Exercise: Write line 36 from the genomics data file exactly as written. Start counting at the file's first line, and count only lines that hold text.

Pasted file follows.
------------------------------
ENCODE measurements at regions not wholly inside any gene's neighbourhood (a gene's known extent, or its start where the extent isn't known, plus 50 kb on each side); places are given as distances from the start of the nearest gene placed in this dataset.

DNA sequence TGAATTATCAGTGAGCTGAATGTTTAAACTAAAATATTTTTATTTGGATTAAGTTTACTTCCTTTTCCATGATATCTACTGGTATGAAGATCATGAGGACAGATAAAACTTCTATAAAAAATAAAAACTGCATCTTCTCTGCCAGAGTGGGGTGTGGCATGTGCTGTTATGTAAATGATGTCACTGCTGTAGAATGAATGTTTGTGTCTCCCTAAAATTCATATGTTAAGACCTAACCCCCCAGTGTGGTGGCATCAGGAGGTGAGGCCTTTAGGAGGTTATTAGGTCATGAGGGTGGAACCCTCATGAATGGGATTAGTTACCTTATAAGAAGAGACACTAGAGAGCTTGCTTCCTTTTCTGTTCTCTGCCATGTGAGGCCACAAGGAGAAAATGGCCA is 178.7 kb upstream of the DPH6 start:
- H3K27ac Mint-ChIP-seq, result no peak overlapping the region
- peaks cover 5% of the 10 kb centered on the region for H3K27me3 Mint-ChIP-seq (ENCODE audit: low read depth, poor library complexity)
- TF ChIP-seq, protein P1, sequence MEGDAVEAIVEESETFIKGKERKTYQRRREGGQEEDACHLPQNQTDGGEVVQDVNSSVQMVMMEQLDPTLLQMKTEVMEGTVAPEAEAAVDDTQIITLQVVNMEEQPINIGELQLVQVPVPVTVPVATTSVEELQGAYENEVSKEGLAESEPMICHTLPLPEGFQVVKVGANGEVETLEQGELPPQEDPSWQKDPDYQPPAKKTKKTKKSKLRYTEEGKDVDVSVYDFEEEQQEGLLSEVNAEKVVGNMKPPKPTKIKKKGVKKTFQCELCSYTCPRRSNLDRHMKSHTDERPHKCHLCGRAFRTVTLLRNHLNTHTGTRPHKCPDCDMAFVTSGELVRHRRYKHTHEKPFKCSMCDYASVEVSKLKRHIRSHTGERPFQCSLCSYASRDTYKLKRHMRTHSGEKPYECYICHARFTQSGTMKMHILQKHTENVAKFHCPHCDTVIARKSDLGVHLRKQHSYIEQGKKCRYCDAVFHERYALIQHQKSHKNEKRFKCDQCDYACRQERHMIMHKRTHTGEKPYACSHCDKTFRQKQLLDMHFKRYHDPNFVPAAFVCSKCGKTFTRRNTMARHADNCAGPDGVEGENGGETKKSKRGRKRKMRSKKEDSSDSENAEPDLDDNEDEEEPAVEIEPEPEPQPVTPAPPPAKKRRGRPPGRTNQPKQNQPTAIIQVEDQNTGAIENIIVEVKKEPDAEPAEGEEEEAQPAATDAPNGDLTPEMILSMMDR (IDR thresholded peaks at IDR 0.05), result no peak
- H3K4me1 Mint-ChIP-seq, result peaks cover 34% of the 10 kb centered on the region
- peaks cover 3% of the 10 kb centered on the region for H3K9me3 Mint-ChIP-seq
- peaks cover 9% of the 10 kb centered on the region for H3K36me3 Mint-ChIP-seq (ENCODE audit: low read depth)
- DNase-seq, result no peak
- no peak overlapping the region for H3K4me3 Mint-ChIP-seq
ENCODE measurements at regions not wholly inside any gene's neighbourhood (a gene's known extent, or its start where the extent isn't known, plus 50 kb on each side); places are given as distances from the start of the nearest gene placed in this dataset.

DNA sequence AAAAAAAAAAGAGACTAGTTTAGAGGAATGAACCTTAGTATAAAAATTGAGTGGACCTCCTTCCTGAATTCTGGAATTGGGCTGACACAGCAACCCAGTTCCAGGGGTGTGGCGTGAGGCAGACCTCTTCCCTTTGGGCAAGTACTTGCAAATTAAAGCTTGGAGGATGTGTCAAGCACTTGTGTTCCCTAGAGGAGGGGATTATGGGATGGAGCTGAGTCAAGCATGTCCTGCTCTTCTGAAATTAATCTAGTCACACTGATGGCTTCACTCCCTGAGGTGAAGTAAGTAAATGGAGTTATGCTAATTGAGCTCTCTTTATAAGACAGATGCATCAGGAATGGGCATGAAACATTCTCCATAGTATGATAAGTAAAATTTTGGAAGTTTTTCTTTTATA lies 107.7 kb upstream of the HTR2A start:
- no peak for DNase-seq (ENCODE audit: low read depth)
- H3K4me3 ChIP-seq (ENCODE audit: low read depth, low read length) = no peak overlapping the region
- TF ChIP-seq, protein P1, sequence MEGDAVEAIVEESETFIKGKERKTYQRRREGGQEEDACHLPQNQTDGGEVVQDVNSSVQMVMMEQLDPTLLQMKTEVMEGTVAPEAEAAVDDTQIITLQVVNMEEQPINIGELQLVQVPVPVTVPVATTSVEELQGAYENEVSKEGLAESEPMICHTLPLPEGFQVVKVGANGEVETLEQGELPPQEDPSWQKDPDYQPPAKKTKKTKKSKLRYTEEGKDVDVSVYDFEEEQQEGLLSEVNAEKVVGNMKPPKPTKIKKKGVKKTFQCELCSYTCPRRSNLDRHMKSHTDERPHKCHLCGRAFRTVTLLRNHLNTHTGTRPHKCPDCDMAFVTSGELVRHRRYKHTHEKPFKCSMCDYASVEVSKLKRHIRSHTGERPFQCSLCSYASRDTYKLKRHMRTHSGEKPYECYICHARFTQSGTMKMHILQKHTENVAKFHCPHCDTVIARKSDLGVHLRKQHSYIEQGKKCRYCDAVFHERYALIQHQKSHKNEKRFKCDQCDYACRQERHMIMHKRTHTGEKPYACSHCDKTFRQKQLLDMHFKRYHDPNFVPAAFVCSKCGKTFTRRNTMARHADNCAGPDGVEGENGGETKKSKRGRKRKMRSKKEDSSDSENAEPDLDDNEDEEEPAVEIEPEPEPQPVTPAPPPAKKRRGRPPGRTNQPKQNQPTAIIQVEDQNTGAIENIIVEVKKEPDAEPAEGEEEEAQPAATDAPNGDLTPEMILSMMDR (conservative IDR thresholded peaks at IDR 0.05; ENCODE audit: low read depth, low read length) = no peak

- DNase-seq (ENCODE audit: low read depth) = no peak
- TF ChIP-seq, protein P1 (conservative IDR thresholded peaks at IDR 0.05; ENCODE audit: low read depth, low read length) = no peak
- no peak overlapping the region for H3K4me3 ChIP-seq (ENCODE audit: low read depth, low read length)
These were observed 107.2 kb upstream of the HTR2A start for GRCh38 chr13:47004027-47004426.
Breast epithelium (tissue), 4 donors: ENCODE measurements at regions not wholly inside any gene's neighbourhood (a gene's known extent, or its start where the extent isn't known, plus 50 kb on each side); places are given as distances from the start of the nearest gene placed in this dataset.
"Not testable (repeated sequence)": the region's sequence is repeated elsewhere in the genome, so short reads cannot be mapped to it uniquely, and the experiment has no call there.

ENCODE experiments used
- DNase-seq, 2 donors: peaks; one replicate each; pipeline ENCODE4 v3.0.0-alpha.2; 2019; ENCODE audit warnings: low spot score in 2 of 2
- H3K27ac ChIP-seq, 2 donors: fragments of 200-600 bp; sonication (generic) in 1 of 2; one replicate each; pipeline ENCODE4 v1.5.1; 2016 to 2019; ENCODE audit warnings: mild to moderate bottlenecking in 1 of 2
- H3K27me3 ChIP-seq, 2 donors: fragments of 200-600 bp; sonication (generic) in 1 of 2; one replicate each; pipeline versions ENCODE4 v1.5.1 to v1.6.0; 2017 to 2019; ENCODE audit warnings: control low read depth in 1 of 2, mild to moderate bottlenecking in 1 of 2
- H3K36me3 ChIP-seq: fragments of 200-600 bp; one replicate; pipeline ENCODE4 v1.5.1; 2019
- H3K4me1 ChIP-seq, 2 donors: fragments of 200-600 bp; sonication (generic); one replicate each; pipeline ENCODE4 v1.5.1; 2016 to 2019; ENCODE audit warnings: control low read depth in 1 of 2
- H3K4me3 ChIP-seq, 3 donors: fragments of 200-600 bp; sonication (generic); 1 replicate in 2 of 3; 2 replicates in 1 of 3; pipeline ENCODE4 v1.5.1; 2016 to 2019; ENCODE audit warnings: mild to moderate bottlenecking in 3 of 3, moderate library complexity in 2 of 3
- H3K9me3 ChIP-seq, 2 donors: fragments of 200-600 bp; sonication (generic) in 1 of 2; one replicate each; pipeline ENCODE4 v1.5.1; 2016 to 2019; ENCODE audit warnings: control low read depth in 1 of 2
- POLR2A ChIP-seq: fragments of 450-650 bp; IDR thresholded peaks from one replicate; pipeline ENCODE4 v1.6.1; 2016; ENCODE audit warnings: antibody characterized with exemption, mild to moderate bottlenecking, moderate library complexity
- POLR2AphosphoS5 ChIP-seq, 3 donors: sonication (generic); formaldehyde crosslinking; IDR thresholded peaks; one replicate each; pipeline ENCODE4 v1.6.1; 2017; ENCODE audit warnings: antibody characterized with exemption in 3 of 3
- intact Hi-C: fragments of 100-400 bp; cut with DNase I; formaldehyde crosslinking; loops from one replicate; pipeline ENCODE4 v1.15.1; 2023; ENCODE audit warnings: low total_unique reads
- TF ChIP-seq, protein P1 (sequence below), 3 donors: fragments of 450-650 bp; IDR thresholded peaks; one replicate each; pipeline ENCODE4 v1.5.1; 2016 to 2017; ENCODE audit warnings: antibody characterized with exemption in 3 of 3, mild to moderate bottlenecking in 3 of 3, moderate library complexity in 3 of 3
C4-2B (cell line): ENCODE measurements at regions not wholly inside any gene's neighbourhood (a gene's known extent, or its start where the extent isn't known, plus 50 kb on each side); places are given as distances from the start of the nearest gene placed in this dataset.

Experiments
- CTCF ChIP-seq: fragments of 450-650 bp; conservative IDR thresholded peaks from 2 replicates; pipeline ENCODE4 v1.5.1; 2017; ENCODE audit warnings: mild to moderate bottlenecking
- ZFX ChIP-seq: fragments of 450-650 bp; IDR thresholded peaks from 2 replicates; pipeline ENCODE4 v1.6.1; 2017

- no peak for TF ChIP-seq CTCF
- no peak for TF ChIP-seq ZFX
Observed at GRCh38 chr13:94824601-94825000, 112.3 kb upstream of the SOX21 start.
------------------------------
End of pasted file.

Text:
- CTCF ChIP-seq: fragments of 450-650 bp; conservative IDR thresholded peaks from 2 replicates; pipeline ENCODE4 v1.5.1; 2017; ENCODE audit warnings: mild to moderate bottlenecking